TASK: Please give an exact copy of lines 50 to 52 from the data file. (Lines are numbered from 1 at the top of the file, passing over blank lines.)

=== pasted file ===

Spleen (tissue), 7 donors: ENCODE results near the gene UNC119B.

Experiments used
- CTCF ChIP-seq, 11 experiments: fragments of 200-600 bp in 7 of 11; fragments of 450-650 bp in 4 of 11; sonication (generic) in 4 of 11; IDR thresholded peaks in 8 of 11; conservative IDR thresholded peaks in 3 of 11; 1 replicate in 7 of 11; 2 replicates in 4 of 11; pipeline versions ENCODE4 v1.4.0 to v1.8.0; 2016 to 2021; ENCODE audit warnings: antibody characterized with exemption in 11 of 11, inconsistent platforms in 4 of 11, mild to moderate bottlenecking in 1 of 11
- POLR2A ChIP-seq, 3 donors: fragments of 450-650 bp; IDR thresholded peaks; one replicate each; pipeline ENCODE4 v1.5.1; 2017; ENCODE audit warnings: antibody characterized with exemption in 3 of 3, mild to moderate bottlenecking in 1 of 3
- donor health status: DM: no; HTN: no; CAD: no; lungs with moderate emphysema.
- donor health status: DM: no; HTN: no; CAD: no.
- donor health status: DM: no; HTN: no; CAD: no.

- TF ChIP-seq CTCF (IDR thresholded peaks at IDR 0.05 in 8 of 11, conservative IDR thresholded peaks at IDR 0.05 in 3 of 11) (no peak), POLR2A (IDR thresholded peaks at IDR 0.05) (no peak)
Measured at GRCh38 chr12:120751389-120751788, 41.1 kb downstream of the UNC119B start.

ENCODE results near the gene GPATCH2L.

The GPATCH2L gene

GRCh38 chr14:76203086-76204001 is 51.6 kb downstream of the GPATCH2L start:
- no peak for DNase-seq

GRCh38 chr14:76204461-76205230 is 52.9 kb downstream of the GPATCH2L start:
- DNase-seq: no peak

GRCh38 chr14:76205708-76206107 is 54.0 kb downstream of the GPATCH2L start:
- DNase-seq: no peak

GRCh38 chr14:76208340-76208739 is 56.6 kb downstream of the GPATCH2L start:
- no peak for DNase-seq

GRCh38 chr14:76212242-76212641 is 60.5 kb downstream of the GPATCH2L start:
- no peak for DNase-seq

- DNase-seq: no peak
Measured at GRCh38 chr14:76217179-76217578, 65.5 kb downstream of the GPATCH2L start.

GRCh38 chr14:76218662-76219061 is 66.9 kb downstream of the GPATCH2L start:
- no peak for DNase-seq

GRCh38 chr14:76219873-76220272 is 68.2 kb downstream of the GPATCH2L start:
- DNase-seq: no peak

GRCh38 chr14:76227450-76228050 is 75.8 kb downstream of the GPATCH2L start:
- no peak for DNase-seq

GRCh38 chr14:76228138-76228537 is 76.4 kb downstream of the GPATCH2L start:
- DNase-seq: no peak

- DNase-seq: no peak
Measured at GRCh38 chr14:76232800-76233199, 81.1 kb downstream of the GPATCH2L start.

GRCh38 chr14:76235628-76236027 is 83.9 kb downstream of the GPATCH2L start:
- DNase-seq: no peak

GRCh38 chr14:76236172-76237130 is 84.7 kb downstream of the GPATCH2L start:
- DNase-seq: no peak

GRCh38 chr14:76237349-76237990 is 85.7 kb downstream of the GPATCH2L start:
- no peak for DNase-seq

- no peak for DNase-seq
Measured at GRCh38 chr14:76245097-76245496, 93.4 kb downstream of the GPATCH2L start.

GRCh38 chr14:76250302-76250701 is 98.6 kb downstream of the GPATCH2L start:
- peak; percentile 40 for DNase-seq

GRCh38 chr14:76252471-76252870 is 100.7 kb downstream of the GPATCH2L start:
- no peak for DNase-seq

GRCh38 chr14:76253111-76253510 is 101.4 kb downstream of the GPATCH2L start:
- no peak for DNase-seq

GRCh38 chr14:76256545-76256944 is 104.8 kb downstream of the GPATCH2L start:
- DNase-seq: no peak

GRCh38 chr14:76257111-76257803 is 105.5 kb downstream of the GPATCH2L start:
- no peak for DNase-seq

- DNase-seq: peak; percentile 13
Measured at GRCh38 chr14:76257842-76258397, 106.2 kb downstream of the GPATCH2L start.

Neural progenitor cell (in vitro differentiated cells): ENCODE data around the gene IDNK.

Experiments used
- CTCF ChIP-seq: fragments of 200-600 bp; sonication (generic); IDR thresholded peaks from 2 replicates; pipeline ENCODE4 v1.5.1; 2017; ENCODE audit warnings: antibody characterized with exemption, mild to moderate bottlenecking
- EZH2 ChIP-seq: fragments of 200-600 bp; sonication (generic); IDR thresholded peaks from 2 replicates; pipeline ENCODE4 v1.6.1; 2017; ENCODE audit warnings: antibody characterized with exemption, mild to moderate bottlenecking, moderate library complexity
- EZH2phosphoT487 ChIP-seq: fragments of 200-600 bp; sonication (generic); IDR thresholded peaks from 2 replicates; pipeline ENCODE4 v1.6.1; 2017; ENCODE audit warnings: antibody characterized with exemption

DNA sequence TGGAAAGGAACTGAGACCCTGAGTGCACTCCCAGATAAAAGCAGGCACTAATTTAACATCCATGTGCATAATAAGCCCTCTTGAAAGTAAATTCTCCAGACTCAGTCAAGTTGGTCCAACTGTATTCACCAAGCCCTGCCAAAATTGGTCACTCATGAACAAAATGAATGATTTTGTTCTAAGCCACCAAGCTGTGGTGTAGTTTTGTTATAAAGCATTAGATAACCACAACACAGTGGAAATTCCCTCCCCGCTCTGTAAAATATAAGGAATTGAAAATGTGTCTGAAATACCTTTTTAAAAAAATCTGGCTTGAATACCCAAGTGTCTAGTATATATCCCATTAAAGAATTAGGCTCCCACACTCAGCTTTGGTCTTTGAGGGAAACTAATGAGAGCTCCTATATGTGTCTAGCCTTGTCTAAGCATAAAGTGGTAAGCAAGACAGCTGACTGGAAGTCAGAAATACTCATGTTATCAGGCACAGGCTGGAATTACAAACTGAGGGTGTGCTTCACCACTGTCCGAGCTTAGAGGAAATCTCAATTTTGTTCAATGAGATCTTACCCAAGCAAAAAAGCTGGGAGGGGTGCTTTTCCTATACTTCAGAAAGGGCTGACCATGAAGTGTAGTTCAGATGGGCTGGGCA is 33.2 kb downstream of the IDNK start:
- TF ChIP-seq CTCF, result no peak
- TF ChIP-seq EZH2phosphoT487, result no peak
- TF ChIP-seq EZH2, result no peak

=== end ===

GRCh38 chr14:76257111-76257803 is 105.5 kb downstream of the GPATCH2L start:
- no peak for DNase-seq

- DNase-seq: peak; percentile 13